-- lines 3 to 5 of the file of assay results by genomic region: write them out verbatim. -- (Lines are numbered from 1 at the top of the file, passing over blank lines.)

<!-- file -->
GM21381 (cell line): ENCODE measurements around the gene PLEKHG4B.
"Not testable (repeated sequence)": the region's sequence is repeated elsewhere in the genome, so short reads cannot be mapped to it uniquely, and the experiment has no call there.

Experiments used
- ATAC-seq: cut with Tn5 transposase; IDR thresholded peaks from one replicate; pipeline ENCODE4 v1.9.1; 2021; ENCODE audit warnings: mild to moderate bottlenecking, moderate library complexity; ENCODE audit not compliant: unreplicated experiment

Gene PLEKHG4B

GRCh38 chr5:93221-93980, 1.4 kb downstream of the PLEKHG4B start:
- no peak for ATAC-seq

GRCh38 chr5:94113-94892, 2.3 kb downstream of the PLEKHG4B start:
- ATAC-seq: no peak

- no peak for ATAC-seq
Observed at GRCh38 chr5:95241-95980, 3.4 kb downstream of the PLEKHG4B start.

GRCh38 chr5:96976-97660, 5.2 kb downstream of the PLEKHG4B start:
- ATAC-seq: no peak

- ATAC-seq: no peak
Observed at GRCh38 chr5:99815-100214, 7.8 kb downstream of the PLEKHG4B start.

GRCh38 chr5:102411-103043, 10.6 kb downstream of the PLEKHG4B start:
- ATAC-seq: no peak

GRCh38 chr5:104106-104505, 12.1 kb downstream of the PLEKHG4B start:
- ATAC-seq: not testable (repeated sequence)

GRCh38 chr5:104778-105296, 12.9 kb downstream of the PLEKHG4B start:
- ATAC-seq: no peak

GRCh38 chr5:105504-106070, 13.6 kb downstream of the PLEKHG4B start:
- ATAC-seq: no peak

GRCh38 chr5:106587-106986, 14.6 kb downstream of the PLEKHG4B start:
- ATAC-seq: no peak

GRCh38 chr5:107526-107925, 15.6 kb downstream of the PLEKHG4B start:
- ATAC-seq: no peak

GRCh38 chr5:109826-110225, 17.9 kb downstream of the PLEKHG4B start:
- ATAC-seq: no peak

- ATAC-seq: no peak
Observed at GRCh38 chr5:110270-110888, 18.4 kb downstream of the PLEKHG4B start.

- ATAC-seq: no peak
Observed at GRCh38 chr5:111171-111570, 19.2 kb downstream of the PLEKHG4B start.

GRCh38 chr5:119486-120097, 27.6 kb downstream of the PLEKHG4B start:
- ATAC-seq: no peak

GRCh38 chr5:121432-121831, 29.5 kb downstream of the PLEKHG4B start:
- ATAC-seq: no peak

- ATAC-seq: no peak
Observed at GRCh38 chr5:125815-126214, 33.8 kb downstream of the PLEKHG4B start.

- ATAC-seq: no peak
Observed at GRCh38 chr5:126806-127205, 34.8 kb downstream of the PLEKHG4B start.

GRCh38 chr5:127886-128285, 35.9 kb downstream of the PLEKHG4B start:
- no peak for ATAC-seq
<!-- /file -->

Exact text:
Experiments used
- ATAC-seq: cut with Tn5 transposase; IDR thresholded peaks from one replicate; pipeline ENCODE4 v1.9.1; 2021; ENCODE audit warnings: mild to moderate bottlenecking, moderate library complexity; ENCODE audit not compliant: unreplicated experiment

Gene PLEKHG4B